There was that Ukrainian-American director Edward Dmytryk. He said that nobody ever walked out of a mystery no matter how bad it was. It was a puzzle and the audience wanted to see the solution.
I don't know if that's true. I have no trouble turning off really bad mysteries. Dmytryk directed Murder, My Sweet which I liked, based on a Raymond Chandler novel which actually wasn't all that much of a mystery. Chandler's books tended not to make complete sense. There's never been an explanation by anyone as to who committed one of the murders in The Big Sleep. Is it ever really clear how Philip Marlowe solves any of his cases or does he just jump to a wild conclusion?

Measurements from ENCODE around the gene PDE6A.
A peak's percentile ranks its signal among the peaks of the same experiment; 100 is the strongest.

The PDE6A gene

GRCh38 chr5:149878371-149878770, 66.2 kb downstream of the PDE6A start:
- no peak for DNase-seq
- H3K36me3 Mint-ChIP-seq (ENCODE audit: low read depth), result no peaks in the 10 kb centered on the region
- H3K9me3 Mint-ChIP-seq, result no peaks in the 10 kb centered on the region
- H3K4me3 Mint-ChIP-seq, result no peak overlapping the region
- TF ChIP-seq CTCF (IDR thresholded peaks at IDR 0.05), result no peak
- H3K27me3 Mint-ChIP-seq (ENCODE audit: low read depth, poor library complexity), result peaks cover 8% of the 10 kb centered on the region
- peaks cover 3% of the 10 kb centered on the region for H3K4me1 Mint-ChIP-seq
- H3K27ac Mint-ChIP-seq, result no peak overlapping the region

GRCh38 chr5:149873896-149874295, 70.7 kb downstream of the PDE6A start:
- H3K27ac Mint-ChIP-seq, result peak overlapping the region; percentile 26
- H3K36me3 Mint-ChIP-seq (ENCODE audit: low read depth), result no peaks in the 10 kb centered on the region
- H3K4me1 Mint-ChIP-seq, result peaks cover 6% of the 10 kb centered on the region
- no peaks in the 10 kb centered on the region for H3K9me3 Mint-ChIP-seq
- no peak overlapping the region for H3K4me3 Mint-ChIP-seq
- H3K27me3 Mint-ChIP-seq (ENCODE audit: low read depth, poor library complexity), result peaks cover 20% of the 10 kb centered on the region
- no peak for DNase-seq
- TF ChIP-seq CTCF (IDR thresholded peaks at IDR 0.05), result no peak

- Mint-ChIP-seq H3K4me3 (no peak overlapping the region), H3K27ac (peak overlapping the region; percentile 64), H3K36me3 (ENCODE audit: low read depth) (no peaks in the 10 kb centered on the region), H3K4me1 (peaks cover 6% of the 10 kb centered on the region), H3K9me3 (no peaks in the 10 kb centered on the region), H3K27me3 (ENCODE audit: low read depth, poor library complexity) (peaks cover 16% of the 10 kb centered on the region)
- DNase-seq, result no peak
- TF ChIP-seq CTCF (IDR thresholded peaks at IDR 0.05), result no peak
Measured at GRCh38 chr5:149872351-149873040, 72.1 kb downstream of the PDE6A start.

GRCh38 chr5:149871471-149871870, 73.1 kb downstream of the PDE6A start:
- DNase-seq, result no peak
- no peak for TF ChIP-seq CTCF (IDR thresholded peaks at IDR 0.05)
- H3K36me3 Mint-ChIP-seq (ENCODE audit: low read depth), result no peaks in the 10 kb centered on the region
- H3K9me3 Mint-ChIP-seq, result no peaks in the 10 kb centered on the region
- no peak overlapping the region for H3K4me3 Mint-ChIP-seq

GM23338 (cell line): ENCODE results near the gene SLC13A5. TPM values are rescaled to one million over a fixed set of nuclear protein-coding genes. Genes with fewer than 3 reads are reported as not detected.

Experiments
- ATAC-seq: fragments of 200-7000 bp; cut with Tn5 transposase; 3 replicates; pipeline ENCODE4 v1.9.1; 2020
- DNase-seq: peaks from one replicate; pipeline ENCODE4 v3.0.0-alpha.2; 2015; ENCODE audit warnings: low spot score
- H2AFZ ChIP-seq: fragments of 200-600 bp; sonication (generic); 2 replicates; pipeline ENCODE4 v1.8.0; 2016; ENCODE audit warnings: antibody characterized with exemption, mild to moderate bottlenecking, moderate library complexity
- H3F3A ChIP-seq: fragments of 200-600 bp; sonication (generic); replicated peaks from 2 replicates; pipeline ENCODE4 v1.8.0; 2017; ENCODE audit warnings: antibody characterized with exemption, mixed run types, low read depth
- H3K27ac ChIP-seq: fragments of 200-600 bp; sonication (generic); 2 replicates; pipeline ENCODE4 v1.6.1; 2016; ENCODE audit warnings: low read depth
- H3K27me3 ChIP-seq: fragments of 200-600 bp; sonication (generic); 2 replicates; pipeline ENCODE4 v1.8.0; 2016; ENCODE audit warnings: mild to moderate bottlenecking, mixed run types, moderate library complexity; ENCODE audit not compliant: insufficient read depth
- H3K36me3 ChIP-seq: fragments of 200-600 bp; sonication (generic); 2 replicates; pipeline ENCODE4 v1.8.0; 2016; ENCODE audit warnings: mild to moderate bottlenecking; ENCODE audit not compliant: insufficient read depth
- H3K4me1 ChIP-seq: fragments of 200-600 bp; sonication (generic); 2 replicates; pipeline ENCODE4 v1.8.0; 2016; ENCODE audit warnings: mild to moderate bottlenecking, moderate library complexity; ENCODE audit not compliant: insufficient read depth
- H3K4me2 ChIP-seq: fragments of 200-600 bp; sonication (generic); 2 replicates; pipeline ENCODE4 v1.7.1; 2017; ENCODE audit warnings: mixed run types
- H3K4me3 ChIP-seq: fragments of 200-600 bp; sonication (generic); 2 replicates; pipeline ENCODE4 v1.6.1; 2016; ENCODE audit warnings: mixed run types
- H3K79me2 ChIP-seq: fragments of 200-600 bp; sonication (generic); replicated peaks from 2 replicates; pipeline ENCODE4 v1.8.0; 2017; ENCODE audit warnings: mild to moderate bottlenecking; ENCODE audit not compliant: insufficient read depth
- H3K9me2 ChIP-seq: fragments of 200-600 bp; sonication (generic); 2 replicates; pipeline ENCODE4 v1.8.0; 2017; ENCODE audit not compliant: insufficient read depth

Kenneth Millar who wrote the Lew Archer series under the name Ross Macdonald argued that, in Chandler's books, the plot was of no importance. He had reason for a bit of a grudge against Chandler who attacked Macdonald's early novel, The Moving Target, in a letter to the publisher. Millar noted that Chandler liked old men and young boys in his books and seemed to hate all his other characters.
I don't know how I feel about Chandler. I only read one of his novels and it had a couple of racist elements to it which ruined it for me. How can a smart private detective be a simple-minded racist? I thought that Robert Altman's The Long Goodbye was an improvement on the novel which wasn't very good----it was seen as a sign of Chandler's decline. The movie's ending was better than the book's.